Professor Lisa Jardine
in conversation with IAS Distinguished Visiting Fellow Dr Nadine Akkerman
Challenges for Early Modern Women’s History
Wednesday 18th June 2014
Barber Institute of Fine Arts 4.30- 5.30pm
The University of Birmingham
Institute of Advanced Studies (IAS)
Archival research has dramatically altered women’s studies. It has confirmed the fact that early modern women writers published not chiefly in print, but mostly in manuscript. Since the 1980s English literary scholars have discovered hundreds of manuscripts penned by female authors in widely-dispersed libraries and repositories. Anthologies and digital projects such as PERDITA have made access to these texts easier for researchers and students alike. But while in this way more female authors (letter-writers, poets and playwrights) have been able to capture our attention, the political dealings of Englishwomen, even those of the highest status, have continued to be neglected. Apart from the correspondence of Elizabeth I, for instance, none of the letters of royal Englishwomen, whether queens-consort or regnant, have been collected or edited. Nor have these textual traces been scrutinised for evidence of the writers’ real historical importance. Jardine and Akkerman will offer exciting new research opportunities for excavating early modern women’s history.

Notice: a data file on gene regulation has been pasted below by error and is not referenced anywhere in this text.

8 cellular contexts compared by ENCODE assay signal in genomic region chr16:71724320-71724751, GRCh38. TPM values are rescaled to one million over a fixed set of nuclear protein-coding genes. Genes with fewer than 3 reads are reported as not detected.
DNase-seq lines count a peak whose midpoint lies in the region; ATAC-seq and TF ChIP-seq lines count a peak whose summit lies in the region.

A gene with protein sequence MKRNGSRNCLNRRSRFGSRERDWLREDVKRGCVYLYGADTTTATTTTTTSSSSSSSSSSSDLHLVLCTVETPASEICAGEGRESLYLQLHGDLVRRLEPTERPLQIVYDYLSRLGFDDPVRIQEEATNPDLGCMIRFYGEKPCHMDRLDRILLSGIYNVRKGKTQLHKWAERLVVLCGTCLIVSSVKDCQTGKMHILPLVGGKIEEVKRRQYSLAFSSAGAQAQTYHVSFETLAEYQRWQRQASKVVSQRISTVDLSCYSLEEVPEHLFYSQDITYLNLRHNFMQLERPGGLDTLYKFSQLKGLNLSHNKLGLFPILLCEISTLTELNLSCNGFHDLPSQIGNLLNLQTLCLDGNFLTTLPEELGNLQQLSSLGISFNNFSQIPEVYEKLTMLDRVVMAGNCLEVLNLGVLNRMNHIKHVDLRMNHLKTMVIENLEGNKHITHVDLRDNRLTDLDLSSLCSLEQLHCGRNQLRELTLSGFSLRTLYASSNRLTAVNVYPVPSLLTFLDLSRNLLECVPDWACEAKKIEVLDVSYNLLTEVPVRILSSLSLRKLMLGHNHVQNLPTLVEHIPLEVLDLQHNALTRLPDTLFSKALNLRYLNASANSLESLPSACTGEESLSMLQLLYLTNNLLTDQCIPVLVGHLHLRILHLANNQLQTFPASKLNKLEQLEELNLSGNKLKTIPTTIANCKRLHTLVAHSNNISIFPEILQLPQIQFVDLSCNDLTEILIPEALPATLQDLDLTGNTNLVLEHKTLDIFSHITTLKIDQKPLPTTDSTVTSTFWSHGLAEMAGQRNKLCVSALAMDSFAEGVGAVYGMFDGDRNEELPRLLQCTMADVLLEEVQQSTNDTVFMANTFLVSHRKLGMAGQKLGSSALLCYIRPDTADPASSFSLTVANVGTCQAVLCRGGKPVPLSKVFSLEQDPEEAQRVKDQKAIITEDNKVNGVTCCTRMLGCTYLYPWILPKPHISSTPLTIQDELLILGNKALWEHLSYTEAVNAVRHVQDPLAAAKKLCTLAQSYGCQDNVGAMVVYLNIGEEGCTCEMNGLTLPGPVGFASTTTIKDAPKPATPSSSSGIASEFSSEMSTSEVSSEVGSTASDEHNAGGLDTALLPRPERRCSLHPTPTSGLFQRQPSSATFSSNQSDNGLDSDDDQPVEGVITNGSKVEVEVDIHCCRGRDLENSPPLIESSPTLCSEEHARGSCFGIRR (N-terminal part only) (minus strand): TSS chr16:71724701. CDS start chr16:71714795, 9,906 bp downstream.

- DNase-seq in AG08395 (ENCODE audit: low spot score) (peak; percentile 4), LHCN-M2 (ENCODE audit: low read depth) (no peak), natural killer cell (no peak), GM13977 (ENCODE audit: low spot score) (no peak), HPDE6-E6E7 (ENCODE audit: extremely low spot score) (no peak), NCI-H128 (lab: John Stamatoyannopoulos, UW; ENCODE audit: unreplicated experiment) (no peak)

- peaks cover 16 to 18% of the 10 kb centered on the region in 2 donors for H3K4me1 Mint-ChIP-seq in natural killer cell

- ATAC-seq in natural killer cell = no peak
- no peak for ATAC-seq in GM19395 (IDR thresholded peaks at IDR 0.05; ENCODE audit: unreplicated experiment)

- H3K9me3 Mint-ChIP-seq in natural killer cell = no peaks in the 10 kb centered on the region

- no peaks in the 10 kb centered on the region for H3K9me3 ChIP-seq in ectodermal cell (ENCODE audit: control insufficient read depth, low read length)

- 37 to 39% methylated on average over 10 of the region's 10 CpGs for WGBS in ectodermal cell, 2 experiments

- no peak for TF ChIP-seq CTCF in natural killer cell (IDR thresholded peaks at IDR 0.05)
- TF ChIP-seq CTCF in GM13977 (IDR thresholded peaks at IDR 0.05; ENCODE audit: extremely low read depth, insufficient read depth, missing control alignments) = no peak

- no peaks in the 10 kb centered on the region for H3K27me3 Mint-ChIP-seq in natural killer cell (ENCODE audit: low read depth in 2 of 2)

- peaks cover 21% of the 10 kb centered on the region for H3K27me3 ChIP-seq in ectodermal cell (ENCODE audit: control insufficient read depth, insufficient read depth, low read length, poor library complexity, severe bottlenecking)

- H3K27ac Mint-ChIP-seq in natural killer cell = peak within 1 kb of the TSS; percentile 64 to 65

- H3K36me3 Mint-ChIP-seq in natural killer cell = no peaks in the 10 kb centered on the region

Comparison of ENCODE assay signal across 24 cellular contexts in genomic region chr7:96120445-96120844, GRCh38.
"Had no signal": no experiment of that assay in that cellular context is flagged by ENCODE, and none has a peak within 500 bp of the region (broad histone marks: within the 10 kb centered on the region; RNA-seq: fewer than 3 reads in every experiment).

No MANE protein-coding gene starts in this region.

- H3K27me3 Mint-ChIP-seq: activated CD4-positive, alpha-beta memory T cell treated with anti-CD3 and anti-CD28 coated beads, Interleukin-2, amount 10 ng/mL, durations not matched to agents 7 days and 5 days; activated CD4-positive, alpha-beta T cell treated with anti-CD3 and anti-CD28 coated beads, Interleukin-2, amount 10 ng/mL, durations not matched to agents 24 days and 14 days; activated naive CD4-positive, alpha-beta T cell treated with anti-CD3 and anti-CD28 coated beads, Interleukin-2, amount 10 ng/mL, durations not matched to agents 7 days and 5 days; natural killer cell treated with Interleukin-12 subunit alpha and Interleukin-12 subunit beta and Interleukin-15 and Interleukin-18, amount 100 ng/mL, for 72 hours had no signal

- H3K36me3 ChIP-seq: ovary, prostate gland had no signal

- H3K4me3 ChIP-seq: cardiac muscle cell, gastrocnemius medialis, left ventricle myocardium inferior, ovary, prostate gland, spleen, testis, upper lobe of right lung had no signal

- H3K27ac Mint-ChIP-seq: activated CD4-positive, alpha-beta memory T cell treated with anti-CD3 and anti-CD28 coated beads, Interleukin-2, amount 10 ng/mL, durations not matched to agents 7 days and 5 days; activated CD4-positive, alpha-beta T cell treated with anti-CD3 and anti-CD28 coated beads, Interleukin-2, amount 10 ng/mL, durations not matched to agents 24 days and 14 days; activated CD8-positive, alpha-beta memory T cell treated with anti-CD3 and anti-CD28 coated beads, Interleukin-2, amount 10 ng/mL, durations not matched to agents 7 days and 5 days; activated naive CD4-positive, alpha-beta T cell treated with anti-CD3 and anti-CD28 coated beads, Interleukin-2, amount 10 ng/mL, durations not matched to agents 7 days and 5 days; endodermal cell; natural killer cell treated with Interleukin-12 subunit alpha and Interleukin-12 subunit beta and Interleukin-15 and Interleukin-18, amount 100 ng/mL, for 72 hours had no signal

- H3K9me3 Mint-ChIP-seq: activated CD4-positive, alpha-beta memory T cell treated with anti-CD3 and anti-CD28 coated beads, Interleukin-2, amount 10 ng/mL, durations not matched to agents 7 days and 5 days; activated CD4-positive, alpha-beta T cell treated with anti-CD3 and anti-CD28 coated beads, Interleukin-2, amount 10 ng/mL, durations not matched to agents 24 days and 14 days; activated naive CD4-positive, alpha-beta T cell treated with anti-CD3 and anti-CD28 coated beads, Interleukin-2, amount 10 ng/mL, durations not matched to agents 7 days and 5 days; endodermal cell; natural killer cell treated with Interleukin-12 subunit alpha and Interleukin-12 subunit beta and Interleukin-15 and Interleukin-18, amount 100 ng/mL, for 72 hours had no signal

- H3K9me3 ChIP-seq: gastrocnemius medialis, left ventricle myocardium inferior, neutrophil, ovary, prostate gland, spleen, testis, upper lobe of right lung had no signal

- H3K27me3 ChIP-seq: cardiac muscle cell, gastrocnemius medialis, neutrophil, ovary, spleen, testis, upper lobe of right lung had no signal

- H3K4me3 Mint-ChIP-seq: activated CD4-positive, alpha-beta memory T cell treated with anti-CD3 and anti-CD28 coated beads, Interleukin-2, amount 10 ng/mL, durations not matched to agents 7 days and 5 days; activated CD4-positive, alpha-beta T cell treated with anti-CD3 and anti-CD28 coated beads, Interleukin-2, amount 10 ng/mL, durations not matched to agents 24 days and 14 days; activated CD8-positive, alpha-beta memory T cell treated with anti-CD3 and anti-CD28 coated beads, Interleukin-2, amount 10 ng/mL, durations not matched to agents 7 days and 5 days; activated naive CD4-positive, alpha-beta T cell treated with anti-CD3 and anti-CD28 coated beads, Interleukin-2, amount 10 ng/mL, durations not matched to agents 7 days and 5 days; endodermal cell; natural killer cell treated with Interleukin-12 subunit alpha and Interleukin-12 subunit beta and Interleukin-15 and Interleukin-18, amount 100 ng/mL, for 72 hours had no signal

There will be opportunities for questions and a reception.
Lisa Jardine CBE is Professor of Renaissance Studies at University College, London, where she is Director of the Centre for Interdisciplinary Research in the Humanities and Director of the Centre for Editing Lives and Letters.
The event is free but booking is essential.